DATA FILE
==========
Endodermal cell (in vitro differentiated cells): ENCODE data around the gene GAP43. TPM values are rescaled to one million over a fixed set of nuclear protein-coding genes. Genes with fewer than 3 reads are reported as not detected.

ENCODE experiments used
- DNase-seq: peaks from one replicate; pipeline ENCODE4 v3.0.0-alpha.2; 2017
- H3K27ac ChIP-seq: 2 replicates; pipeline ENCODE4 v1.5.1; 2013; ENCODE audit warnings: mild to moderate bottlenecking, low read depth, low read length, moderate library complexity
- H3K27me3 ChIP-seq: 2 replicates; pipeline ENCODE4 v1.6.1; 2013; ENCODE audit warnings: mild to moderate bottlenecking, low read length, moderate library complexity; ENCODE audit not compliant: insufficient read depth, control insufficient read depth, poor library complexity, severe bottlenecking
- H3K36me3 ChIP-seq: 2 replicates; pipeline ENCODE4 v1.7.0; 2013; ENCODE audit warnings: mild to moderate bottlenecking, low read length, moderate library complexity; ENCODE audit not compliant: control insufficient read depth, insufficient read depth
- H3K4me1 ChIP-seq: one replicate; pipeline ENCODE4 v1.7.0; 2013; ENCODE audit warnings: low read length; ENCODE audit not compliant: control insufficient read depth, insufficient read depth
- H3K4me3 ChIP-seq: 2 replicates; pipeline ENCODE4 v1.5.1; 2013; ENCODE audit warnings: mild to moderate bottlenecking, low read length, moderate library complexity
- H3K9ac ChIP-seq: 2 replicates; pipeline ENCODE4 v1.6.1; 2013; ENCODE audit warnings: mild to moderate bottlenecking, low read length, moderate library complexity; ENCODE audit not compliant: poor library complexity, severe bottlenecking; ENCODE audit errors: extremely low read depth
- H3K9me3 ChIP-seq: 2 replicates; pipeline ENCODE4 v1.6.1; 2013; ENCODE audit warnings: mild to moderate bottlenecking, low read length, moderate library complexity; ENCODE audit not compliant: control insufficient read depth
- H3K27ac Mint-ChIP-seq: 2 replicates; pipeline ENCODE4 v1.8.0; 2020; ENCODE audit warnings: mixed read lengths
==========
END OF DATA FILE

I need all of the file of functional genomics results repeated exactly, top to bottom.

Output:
Endodermal cell (in vitro differentiated cells): ENCODE data around the gene GAP43. TPM values are rescaled to one million over a fixed set of nuclear protein-coding genes. Genes with fewer than 3 reads are reported as not detected.

ENCODE experiments used
- DNase-seq: peaks from one replicate; pipeline ENCODE4 v3.0.0-alpha.2; 2017
- H3K27ac ChIP-seq: 2 replicates; pipeline ENCODE4 v1.5.1; 2013; ENCODE audit warnings: mild to moderate bottlenecking, low read depth, low read length, moderate library complexity
- H3K27me3 ChIP-seq: 2 replicates; pipeline ENCODE4 v1.6.1; 2013; ENCODE audit warnings: mild to moderate bottlenecking, low read length, moderate library complexity; ENCODE audit not compliant: insufficient read depth, control insufficient read depth, poor library complexity, severe bottlenecking
- H3K36me3 ChIP-seq: 2 replicates; pipeline ENCODE4 v1.7.0; 2013; ENCODE audit warnings: mild to moderate bottlenecking, low read length, moderate library complexity; ENCODE audit not compliant: control insufficient read depth, insufficient read depth
- H3K4me1 ChIP-seq: one replicate; pipeline ENCODE4 v1.7.0; 2013; ENCODE audit warnings: low read length; ENCODE audit not compliant: control insufficient read depth, insufficient read depth
- H3K4me3 ChIP-seq: 2 replicates; pipeline ENCODE4 v1.5.1; 2013; ENCODE audit warnings: mild to moderate bottlenecking, low read length, moderate library complexity
- H3K9ac ChIP-seq: 2 replicates; pipeline ENCODE4 v1.6.1; 2013; ENCODE audit warnings: mild to moderate bottlenecking, low read length, moderate library complexity; ENCODE audit not compliant: poor library complexity, severe bottlenecking; ENCODE audit errors: extremely low read depth
- H3K9me3 ChIP-seq: 2 replicates; pipeline ENCODE4 v1.6.1; 2013; ENCODE audit warnings: mild to moderate bottlenecking, low read length, moderate library complexity; ENCODE audit not compliant: control insufficient read depth
- H3K27ac Mint-ChIP-seq: 2 replicates; pipeline ENCODE4 v1.8.0; 2020; ENCODE audit warnings: mixed read lengths